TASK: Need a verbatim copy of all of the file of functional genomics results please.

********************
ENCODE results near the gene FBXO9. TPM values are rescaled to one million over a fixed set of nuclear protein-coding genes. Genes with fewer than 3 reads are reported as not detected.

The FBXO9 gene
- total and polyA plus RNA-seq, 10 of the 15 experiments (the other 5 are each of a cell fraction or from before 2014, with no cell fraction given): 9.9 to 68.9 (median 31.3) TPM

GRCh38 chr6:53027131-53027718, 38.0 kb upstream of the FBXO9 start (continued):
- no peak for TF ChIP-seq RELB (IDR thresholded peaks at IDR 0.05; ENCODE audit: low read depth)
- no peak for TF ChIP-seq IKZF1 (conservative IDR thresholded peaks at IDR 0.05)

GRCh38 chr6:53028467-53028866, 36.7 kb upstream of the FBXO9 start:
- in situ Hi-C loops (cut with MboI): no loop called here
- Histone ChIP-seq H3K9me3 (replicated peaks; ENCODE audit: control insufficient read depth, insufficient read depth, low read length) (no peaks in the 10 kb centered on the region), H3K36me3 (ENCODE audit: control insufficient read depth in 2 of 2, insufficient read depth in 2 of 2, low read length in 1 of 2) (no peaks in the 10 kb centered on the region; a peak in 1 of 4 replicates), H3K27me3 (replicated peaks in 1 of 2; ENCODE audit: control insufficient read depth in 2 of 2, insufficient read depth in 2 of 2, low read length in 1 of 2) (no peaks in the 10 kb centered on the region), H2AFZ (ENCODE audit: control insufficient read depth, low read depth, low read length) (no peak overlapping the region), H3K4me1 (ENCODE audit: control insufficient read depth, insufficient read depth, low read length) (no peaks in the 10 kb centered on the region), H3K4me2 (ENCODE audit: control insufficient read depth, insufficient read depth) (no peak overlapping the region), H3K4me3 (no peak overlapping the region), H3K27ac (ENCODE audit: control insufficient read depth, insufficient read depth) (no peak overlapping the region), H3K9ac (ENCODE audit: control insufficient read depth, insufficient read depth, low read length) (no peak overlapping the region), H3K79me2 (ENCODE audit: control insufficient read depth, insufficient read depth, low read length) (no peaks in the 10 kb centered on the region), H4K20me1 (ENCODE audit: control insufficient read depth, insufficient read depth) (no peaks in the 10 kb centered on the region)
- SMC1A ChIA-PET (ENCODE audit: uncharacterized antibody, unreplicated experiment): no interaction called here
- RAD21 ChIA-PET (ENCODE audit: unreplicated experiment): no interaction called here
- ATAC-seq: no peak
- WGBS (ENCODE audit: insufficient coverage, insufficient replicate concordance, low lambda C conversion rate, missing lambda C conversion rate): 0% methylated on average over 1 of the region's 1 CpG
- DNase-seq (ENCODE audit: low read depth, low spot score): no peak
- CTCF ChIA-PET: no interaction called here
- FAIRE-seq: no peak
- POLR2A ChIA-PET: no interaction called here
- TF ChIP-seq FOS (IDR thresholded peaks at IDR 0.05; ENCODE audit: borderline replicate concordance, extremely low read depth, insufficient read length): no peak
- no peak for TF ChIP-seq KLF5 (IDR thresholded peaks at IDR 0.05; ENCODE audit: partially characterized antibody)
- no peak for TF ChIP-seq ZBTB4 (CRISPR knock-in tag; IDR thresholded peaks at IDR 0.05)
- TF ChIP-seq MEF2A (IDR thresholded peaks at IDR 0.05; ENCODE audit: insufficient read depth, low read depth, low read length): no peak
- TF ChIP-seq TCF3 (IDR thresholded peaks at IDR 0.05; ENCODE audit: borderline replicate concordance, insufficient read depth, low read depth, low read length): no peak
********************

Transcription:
ENCODE results near the gene FBXO9. TPM values are rescaled to one million over a fixed set of nuclear protein-coding genes. Genes with fewer than 3 reads are reported as not detected.

The FBXO9 gene
- total and polyA plus RNA-seq, 10 of the 15 experiments (the other 5 are each of a cell fraction or from before 2014, with no cell fraction given): 9.9 to 68.9 (median 31.3) TPM

GRCh38 chr6:53027131-53027718, 38.0 kb upstream of the FBXO9 start (continued):
- no peak for TF ChIP-seq RELB (IDR thresholded peaks at IDR 0.05; ENCODE audit: low read depth)
- no peak for TF ChIP-seq IKZF1 (conservative IDR thresholded peaks at IDR 0.05)

GRCh38 chr6:53028467-53028866, 36.7 kb upstream of the FBXO9 start:
- in situ Hi-C loops (cut with MboI): no loop called here
- Histone ChIP-seq H3K9me3 (replicated peaks; ENCODE audit: control insufficient read depth, insufficient read depth, low read length) (no peaks in the 10 kb centered on the region), H3K36me3 (ENCODE audit: control insufficient read depth in 2 of 2, insufficient read depth in 2 of 2, low read length in 1 of 2) (no peaks in the 10 kb centered on the region; a peak in 1 of 4 replicates), H3K27me3 (replicated peaks in 1 of 2; ENCODE audit: control insufficient read depth in 2 of 2, insufficient read depth in 2 of 2, low read length in 1 of 2) (no peaks in the 10 kb centered on the region), H2AFZ (ENCODE audit: control insufficient read depth, low read depth, low read length) (no peak overlapping the region), H3K4me1 (ENCODE audit: control insufficient read depth, insufficient read depth, low read length) (no peaks in the 10 kb centered on the region), H3K4me2 (ENCODE audit: control insufficient read depth, insufficient read depth) (no peak overlapping the region), H3K4me3 (no peak overlapping the region), H3K27ac (ENCODE audit: control insufficient read depth, insufficient read depth) (no peak overlapping the region), H3K9ac (ENCODE audit: control insufficient read depth, insufficient read depth, low read length) (no peak overlapping the region), H3K79me2 (ENCODE audit: control insufficient read depth, insufficient read depth, low read length) (no peaks in the 10 kb centered on the region), H4K20me1 (ENCODE audit: control insufficient read depth, insufficient read depth) (no peaks in the 10 kb centered on the region)
- SMC1A ChIA-PET (ENCODE audit: uncharacterized antibody, unreplicated experiment): no interaction called here
- RAD21 ChIA-PET (ENCODE audit: unreplicated experiment): no interaction called here
- ATAC-seq: no peak
- WGBS (ENCODE audit: insufficient coverage, insufficient replicate concordance, low lambda C conversion rate, missing lambda C conversion rate): 0% methylated on average over 1 of the region's 1 CpG
- DNase-seq (ENCODE audit: low read depth, low spot score): no peak
- CTCF ChIA-PET: no interaction called here
- FAIRE-seq: no peak
- POLR2A ChIA-PET: no interaction called here
- TF ChIP-seq FOS (IDR thresholded peaks at IDR 0.05; ENCODE audit: borderline replicate concordance, extremely low read depth, insufficient read length): no peak
- no peak for TF ChIP-seq KLF5 (IDR thresholded peaks at IDR 0.05; ENCODE audit: partially characterized antibody)
- no peak for TF ChIP-seq ZBTB4 (CRISPR knock-in tag; IDR thresholded peaks at IDR 0.05)
- TF ChIP-seq MEF2A (IDR thresholded peaks at IDR 0.05; ENCODE audit: insufficient read depth, low read depth, low read length): no peak
- TF ChIP-seq TCF3 (IDR thresholded peaks at IDR 0.05; ENCODE audit: borderline replicate concordance, insufficient read depth, low read depth, low read length): no peak